The Glass Castle Summary

Jeanette Walls

The Glass Castle

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The Glass Castle Summary

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In The Glass Castle author Jeanette Walls recounts the events of her childhood and adolescence, during which she was constantly on the move with her family through different towns in the Western U.S. The Walls rarely settle down for more than a few months at a time, and never remain in a single place for more than a couple of years. In each locale where the family settles, financial meltdown is never far behind, and the family is forced to relocate in order to evade responsibility for the debts that have accumulated. While there are periods of relative stability for Jeanette’s family, it never lasts long.

Jeanette’s parents Rex and Rose Mary both struggle with inner demons. For Rex, the struggle is with alcoholism which often interferes with his ability to hold a steady job, and thus to support his family. For Rose Mary, the struggle is to balance her ambitions as an artist with the practical needs of her family. Unfortunately, Rose Mary is repeatedly drawn away from the steady work as a teacher, for which she is qualified, because she views taking such work as a betrayal of her true calling in life. But while Jeanette is keenly aware of her parents’ shortcomings, and of all the attendant difficulties she experienced growing up as a result, she is not bitter. In fact, much of Jeanette’s narrative portrays Rex and Rose Mary in positively endearing terms. For example, Jeanette recalls Rex taking her and her siblings Lori and Brian out to the desert one night around Christmastime when they were young. As was usually the case, money was tight then, and Rex could not afford proper Christmas gifts for his children. So, Rex told each of his children to gaze up at the sky and select the star they liked the best; the star each selected would be his or hers from then on. It is moments like these that illustrate the good-hearted nature of Jeanette’s parents that unfortunately were all too often overpowered by other aspects of their personalities. It is perhaps one of Jeanette’s most impressive accomplishments in writing the Glass Castle that she is able to provide a narrative that faithfully reflects the complexity of her emotions towards her parents, along with the rest of the family.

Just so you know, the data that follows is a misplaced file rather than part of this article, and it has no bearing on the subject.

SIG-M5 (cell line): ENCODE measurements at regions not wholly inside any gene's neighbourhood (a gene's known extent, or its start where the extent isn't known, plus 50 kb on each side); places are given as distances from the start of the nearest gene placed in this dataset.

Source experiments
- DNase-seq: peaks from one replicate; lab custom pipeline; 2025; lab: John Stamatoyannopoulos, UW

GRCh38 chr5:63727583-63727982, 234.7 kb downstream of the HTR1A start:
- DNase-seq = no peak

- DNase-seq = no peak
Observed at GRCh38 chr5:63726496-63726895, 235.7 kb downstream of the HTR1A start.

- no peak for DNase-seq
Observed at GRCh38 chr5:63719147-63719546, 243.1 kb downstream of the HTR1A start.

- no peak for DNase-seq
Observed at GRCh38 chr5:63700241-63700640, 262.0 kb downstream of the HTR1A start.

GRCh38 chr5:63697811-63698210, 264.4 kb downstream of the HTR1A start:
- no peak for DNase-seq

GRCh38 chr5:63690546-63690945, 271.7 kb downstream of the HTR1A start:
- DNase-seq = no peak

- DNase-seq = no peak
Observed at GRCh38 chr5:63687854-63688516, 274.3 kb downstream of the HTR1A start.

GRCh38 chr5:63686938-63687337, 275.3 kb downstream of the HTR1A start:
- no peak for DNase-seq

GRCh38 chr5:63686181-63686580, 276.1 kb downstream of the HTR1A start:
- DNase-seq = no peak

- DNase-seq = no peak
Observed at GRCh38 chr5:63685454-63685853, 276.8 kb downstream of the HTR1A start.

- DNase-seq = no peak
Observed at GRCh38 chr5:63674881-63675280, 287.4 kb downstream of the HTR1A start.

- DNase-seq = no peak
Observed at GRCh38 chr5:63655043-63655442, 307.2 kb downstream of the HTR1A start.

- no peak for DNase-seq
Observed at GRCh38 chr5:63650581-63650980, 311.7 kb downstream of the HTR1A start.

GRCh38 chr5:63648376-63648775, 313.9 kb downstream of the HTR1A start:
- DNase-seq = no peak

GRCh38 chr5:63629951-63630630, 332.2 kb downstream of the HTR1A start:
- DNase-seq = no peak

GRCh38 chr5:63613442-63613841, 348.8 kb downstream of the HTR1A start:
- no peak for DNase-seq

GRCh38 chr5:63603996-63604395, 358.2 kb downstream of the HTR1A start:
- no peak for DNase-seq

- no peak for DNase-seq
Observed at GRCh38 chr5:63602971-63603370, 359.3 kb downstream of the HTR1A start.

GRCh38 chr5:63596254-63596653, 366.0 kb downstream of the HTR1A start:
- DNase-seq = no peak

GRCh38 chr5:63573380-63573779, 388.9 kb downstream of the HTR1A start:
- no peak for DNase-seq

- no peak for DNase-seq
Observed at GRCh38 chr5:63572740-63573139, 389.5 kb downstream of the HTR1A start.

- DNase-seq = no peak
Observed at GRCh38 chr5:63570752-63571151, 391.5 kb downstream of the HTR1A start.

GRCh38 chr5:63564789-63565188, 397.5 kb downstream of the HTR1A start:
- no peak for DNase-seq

When Jeanette was six the family settled for a time in Battle Mountain, Nevada taking residence in a railway station which has been converted into a dwelling. It is the first time in Jeanette’s life that the family would remain in the same place for longer than a few months. The relatively stable arrangement is sustained as Rex has taken a job with a mining company, providing him with a regular paycheck. When Rex lost his job, however, life for the Walls would begin to unravel. After incidents occur that attracted the attention of child protective services, the Walls would take to the road once again.

From Nevada, it was on to Phoenix, Arizona, home to Grandma Smith, Jeanette’s maternal grandmother. Unfortunately, Grandma Smith would pass away before the Walls arrive. The good news, however, was that she had left her house, along with a tidy sum of money, to Rose Mary. But this windfall could only carry the Walls along for so long. After burning through Rose Mary’s inheritance, and failing to keep up with maintenance to the house, the family needed to press forward.

The next significant place where the Walls lived was in Welch, West Virginia There there family would move in with Rex’s parents. There Rex’s mother is caught in the act of molesting Jeanette’s brother Brian – a discovery which Jeanette believes sheds some light on what must be behind Rex’s alcoholism. After a hostile confrontation between Jeanette’s sister, Lori, and Rex’s mother, the Walls were no longer welcome to stay with Rex’s parents.

The Walls final abode was a ramshackle house lacking basic amenities such as indoor plumbing. While they are living there, Rex’s alcoholism worsens, and the children plead for Rose Mary to file for divorce, which would make her eligible for welfare benefits to cover necessities for the children. But Rose Mary refuses, and the children decide to take their fate into their own hands. They construct a plan to make money doing small jobs that they will pool together and use to start a new life in New York. The plan succeeds and Jeanette studies to become a journalist, a job she does to this day.

While traveling in a taxi, Jeanette by chance catches sight of her mother on the street digging through the garbage. Later, Jeanette and he sister Lori track Rose Mary down and offer to assist her in finding a place to live. She refuses. This incident with Rose Mary provides a nice encapsulation of the type of person that she was throughout the time Jeanette was growing up — and for that matter, the type of person Rex was. Each struggled with his or her own inner personal conflicts that would plague them throughout their lives, yet at the same time both evinced a determination to continually try to make things work for their family. Although they may have failed in this regard, their struggle is perhaps the most captivating aspect of the story Jeanette weaves.